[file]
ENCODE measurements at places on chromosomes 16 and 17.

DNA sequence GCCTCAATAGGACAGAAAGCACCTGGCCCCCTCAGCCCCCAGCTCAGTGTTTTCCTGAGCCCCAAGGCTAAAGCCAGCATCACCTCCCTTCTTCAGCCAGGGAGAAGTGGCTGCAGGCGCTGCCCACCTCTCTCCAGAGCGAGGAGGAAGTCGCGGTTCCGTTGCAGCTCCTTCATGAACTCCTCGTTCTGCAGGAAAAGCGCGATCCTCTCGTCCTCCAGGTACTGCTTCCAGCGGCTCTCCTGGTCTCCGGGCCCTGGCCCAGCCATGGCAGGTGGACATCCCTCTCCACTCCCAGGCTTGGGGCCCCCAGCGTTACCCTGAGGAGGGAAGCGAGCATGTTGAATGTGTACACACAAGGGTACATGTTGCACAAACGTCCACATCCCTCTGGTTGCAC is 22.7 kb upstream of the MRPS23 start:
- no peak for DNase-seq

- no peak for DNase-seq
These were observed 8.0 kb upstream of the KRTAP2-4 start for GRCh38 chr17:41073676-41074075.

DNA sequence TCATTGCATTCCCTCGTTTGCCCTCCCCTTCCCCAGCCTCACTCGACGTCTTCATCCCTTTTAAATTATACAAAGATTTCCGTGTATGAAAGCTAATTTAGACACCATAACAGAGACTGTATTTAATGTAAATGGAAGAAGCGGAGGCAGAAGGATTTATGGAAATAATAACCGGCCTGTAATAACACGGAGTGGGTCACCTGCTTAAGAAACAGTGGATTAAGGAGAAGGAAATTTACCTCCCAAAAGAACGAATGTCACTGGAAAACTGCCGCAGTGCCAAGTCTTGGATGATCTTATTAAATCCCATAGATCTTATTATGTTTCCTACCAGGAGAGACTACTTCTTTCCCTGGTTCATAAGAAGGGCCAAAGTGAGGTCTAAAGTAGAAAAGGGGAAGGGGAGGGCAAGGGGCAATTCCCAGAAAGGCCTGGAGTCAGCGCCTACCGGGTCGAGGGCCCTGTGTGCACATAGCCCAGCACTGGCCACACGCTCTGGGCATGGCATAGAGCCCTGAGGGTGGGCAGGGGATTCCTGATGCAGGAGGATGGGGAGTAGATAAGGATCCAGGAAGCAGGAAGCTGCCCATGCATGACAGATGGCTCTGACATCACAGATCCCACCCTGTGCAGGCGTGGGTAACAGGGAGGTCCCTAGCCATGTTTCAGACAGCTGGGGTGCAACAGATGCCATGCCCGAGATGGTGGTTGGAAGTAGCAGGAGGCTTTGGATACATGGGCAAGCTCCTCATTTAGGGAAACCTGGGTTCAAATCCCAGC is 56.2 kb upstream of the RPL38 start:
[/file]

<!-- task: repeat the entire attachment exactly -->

ENCODE measurements at places on chromosomes 16 and 17.

DNA sequence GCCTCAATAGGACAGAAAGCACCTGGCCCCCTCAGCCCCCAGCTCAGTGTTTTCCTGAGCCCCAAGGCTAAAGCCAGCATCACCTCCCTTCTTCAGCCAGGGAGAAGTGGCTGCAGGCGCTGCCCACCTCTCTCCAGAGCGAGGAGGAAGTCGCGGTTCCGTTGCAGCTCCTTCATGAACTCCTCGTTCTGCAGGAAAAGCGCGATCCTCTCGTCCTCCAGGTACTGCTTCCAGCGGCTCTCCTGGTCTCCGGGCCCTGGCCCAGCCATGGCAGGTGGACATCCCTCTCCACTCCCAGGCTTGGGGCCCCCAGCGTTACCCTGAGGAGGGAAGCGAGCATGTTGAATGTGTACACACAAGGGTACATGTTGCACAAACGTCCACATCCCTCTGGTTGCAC is 22.7 kb upstream of the MRPS23 start:
- no peak for DNase-seq

- no peak for DNase-seq
These were observed 8.0 kb upstream of the KRTAP2-4 start for GRCh38 chr17:41073676-41074075.

DNA sequence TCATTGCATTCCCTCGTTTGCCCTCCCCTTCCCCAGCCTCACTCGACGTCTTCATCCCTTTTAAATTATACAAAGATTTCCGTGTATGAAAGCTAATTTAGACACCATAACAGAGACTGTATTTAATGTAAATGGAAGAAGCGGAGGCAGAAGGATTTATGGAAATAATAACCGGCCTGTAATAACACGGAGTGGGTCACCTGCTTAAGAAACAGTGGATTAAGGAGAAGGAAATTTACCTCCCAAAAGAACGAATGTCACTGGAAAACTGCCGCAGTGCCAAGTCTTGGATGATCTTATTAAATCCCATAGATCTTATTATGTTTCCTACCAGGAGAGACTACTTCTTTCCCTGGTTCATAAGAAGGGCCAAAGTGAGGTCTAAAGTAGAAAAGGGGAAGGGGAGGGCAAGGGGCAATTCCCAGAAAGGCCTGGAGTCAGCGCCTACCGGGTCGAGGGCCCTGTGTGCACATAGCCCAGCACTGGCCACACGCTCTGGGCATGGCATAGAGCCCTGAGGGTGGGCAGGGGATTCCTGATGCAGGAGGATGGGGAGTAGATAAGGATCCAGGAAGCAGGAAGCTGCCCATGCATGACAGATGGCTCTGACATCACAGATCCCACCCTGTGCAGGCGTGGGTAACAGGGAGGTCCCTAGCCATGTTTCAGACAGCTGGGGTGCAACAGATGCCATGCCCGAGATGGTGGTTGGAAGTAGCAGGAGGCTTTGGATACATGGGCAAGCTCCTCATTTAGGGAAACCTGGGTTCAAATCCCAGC is 56.2 kb upstream of the RPL38 start: